ISIS Papyrus Software

Posts Tagged ‘adaptive capabilities’

ISIS Papyrus Joins ACM Workshop at EDOC 2014

In event on August 6, 2014 at 12:00 am

The Adaptive Case Management (ACM) Workshop will be held during EDOC 2014 on September 1st, 2014, in Ulm, Germany. Organized by Dr. Ilia Bider of Stockholm University and Keith Swenson of Fujitsu, the workshop brings together researchers and practitioners to discuss theoretical and practical problems and solutions in the area of ACM and other non-workflow approaches to BPM. On the part of ISIS Papyrus Thanh Tran Thi Kim, Christoph Ruhsam, Max J. Pucher, Maximilian Kobler and Jan Mendling will present the position paper “Towards a pattern recognition approach for transferring knowledge in ACM”.

The need for adaptive capabilities for the modern user-interactive enterprise has been repeatedly confirmed by research into how companies organize themselves and by the limitations and shortcomings observed in conventional approaches and tools to manage the business ecosystem. They can be summarized as follows: Business Process Management (BPM) is focused on repetitive processes with strict workflows. The necessary abstractions, however, make it impossible to handle more complex tasks. Pure case management, on the other hand, offers much higher flexibility but fails to give guidance to business users and makes it difficult to enforce compliance with policies and regulations. The inherent simplification of case management solutions will furthermore lead to inaccuracies in the underlying model.

In contrast, Adaptive Case Management provides both flexibility and guidance. It focuses on case information, not on the process. A case gathers all the necessary information required to handle it: These are performers (users/roles participating in the case), data/content, rules and of course processes and tasks. Adaptive Case Management is designed to empower knowledge workers by giving them the power to make autonomous decisions within the constraints of the overall business strategy. The management defines achievable business and process goals and communicates them transparently while business users themselves add tasks to achieve these goals. This leads to a “design-by-doing” approach enabling users to create, modify, and analyze processes on the fly. Adaptive processes, despite lacking a predictable and repeatable progression, nevertheless go from a less ordered to a more ordered state through user action. Decisions taken by business users are furthermore shared by storing them in templates and making them available to other actors within the company as suggested actions.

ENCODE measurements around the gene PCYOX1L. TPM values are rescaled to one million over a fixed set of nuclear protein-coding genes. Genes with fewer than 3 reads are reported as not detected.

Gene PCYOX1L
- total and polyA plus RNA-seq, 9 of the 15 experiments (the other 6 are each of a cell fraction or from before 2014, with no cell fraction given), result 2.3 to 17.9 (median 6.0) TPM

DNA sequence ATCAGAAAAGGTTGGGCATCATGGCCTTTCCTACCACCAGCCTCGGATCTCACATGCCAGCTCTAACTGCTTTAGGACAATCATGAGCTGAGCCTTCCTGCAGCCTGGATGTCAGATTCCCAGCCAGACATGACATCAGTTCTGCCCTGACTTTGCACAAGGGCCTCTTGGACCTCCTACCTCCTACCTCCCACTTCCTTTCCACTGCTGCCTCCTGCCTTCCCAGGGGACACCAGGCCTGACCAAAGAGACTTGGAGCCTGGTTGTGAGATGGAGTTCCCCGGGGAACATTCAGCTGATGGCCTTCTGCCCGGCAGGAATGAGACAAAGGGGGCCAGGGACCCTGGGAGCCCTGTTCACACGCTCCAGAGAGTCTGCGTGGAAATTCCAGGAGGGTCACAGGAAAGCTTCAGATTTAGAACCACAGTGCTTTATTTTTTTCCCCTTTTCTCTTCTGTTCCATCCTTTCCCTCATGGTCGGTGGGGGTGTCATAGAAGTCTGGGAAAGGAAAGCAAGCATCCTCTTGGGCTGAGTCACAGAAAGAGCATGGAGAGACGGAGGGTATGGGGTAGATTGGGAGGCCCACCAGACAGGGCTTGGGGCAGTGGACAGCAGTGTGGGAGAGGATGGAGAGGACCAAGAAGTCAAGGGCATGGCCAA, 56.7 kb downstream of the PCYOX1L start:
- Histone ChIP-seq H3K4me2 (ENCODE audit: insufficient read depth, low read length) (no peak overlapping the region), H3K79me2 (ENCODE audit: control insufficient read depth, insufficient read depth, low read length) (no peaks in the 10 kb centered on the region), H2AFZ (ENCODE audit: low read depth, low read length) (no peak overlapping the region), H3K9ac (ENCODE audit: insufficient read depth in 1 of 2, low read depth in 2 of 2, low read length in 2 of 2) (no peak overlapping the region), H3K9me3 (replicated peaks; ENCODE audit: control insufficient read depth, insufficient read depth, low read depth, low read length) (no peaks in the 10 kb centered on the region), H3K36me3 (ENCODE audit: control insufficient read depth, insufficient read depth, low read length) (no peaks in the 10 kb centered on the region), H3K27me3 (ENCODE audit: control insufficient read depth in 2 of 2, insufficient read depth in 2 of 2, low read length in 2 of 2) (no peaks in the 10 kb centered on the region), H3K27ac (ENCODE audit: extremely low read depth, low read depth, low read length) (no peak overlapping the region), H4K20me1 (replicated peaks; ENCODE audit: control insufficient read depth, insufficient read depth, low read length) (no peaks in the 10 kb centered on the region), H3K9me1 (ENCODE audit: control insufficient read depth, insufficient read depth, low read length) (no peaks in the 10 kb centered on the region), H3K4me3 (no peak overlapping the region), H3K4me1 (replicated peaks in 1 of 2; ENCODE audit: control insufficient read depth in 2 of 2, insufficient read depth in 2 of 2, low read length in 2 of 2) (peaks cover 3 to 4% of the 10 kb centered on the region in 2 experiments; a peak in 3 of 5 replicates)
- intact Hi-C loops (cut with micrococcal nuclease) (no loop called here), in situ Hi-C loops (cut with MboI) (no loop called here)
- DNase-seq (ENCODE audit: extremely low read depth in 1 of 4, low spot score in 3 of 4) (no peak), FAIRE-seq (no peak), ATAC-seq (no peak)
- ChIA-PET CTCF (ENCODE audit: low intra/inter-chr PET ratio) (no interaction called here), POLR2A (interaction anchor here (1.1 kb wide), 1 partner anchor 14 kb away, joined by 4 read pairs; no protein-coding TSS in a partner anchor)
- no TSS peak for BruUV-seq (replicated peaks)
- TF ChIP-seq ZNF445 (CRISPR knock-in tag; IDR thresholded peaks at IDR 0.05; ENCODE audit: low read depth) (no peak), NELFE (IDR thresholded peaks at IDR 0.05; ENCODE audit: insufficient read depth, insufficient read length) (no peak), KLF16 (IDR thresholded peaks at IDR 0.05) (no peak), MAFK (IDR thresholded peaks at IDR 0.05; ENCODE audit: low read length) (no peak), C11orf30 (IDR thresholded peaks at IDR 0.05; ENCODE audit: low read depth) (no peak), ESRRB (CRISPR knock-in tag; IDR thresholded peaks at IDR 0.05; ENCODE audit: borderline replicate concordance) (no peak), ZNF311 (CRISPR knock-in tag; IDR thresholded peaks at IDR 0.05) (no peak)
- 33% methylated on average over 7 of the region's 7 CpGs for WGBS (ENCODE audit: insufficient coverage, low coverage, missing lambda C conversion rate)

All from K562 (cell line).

Adaptive Case Management is well suited for arbitrary document content, collaborative decision-making and a high level of customer interaction. It can be used in every service-oriented and customer-focused operation of a company dealing with complex, event-driven activities from customer claims management and contract management to new accounts, purchase-to-pay, fraud investigations,  and many other applications across a broad range of domains.

Focus on Customer Outcomes for Long-term Profitability

In markets on January 17, 2012 at 2:42 am

Firms competing in mature markets usually apply two broad strategies to secure growth and profitability. The first strategy centers around aggressive pricing. This strategy is particularly tempting in downturns or to force competitors out of the market. But overall, it is a shortsighted strategy and hurts long-term profitability despite apparent initial success in terms of growth. The cut in margins is usually the start of a downward spiral followed soon by some cost cutting in its various forms, which is the ultimate goal of most Business Process Management (BPM) projects and the only justification for oversimplifying customer-facing processes with flowcharts. The result is poorer service and product quality, the outsourcing or even complete elimination of services with all its dire consequences but without bringing back margins to sound levels.

The other strategy is about focusing on customer outcomes. This requires a shift from the notion of products and services as a commodity to that of shaping the perception of the customer in terms of value received. In this setting the customer judges about the successful outcome of a business process instead of a bureaucratic system. In most cases this is a substantial differentiator from the competition. However easy it sounds this shift is not something that can be achieved overnight and it is certainly no one-off procedure.

Starting with the focus on customer outcomes requires goal-orientation, transparency and empowerment in process planning and execution. It considers knowledge and an organization’s adaptive capabilities to put it into action for accommodating different customer preferences. Giving participants the means to create a value perception interactively instead of mere exception handling along a sequence of predefined steps builds the cornerstones of long-term customer relationships which result in increased loyalty and revenue.